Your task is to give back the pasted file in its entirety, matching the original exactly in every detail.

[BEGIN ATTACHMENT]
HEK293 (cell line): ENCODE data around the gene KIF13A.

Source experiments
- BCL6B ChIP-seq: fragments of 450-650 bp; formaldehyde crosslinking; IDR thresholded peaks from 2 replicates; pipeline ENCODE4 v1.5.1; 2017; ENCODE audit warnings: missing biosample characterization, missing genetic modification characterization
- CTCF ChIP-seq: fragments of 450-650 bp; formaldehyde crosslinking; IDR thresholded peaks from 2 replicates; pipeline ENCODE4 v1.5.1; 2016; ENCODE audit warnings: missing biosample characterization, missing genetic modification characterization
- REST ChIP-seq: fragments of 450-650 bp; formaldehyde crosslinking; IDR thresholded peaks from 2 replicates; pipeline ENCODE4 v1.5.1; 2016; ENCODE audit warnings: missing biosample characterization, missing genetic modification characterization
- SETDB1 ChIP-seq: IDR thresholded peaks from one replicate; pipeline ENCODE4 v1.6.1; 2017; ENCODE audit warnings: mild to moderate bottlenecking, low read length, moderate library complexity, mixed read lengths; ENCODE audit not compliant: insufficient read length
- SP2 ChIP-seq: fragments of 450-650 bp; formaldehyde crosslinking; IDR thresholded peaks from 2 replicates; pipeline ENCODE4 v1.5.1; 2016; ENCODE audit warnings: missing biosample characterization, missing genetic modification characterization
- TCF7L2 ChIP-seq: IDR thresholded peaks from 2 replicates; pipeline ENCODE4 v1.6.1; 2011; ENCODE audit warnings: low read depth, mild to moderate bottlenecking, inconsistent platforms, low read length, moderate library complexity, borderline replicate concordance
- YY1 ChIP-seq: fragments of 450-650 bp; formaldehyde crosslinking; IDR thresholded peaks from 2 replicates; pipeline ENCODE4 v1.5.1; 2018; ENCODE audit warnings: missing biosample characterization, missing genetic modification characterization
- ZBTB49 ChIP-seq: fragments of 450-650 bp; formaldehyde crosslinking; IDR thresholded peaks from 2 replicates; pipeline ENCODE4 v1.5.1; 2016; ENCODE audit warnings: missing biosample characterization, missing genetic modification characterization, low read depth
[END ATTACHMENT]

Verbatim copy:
HEK293 (cell line): ENCODE data around the gene KIF13A.

Source experiments
- BCL6B ChIP-seq: fragments of 450-650 bp; formaldehyde crosslinking; IDR thresholded peaks from 2 replicates; pipeline ENCODE4 v1.5.1; 2017; ENCODE audit warnings: missing biosample characterization, missing genetic modification characterization
- CTCF ChIP-seq: fragments of 450-650 bp; formaldehyde crosslinking; IDR thresholded peaks from 2 replicates; pipeline ENCODE4 v1.5.1; 2016; ENCODE audit warnings: missing biosample characterization, missing genetic modification characterization
- REST ChIP-seq: fragments of 450-650 bp; formaldehyde crosslinking; IDR thresholded peaks from 2 replicates; pipeline ENCODE4 v1.5.1; 2016; ENCODE audit warnings: missing biosample characterization, missing genetic modification characterization
- SETDB1 ChIP-seq: IDR thresholded peaks from one replicate; pipeline ENCODE4 v1.6.1; 2017; ENCODE audit warnings: mild to moderate bottlenecking, low read length, moderate library complexity, mixed read lengths; ENCODE audit not compliant: insufficient read length
- SP2 ChIP-seq: fragments of 450-650 bp; formaldehyde crosslinking; IDR thresholded peaks from 2 replicates; pipeline ENCODE4 v1.5.1; 2016; ENCODE audit warnings: missing biosample characterization, missing genetic modification characterization
- TCF7L2 ChIP-seq: IDR thresholded peaks from 2 replicates; pipeline ENCODE4 v1.6.1; 2011; ENCODE audit warnings: low read depth, mild to moderate bottlenecking, inconsistent platforms, low read length, moderate library complexity, borderline replicate concordance
- YY1 ChIP-seq: fragments of 450-650 bp; formaldehyde crosslinking; IDR thresholded peaks from 2 replicates; pipeline ENCODE4 v1.5.1; 2018; ENCODE audit warnings: missing biosample characterization, missing genetic modification characterization
- ZBTB49 ChIP-seq: fragments of 450-650 bp; formaldehyde crosslinking; IDR thresholded peaks from 2 replicates; pipeline ENCODE4 v1.5.1; 2016; ENCODE audit warnings: missing biosample characterization, missing genetic modification characterization, low read depth